Great love and great suffering

Lynne Smith, OSB Building Community, Living in Community, Spirituality Articles 8 Comments

alone-by-martine-debaisieuxThe people of east Aleppo have been in my prayers and on my mind this fall as they undergo the siege of their city. They are especially on my heart because a couple of years ago, a husband and wife and their triplet sons worshipped with us at Sunday Assembly for some months after they had fled Aleppo. In one conversation I had with Nael, he said, “Pray for us, the Syrian people. We don’t understand why this fighting is going on. We want to live in peace.” The images in the news of the destruction of the city keep his words alive in me.

Closer to home, I recently presided at the memorial service for two infant twin boys who died at birth. Their parents and family loved them greatly and are now suffering at their loss.

At midday prayer this Advent, we are reading from Richard Rohr’s Preparing for Christmas: Daily Meditations for Advent, written in 2008. The reading for Thursday of the second week of Advent included these lines: “Without great love and/or great suffering, human consciousness remains largely at the fight-or-flight, either/or, all-or-nothing level….It is largely great love and great suffering that create spiritual listening and larger seeing.”

As I ponder how to make meaning out of suffering, Rohr’s thought has remained with me. I consider how great suffering and great love have helped move me to a consciousness that seeks to integrate all that happens in life rather than dividing experience up into the dualistic categories of right/wrong, good/bad. I see that integration happens when I move through suffering rather than trying to deny it or avoid it.

On a personal level, I begin to see that some of my strengths were developed in response to great suffering. Though I still think what caused the suffering shouldn’t have happened, I can no longer say the suffering was categorically bad. I see that acknowledging and integrating suffering into my life with the help of others has made me a person of perseverance and hope. The grace of God working through prayer and other people helped me develop the resources of my inner life—that spiritual listening that Rohr mentions.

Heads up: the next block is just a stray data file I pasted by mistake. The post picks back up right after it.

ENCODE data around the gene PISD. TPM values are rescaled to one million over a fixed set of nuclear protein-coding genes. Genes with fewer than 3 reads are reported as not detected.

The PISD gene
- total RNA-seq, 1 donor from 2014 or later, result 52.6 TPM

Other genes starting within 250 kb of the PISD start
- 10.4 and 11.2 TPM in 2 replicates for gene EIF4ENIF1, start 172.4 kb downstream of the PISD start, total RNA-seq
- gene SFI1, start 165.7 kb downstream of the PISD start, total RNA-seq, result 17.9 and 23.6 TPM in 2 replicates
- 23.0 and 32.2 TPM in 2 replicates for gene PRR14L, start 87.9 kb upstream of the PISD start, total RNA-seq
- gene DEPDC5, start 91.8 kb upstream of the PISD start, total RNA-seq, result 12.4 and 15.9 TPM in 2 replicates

Great love accomplishes the same spiritual listening and seeing in us. Children who are greatly loved grow up with a sense of confidence and knowledge of their gifts that enables them to see and draw out the goodness and gifts of others.

As we prepare to celebrate the incarnation at Christmas, we see the world is still a place of great love and great suffering. That hasn’t changed since Jesus’ time. What we do with the suffering of the world can contribute to a change in consciousness which could move us to end the suffering. When the Twin Towers fell in 2001, the Rev. James Forbes, senior pastor emeritus at Riverside Church in New York City was asked what the United States should do next. I don’t remember his exact words but he said something to the effect of: I don’t know yet how we should respond. But the first thing we should do is get very, very quiet. His response was a contemplative one that could help us to see and hear the call to life in every event. How can we respond in a way that brings life out of great suffering and even death?

At the first anniversary of 9/11 this is what the Rev. James Forbes said. “…this is what I heard God say to me, and I think it may appeal to all of us: Love my children; that’s all I ask of you. Love my children; it’s the least that you could do. If you love them as I love them, we shall see them safely through. Love yourself, love me too. And whatever else you do, love my children.

God’s answer to great suffering is to send us God’s love in human form that we may also become that love for a suffering world.


Comments 8

  1. Thanks Lynn! This reflection is an affirmation to responding to the suffering that occurs from the continual gun violence in Milwaukee.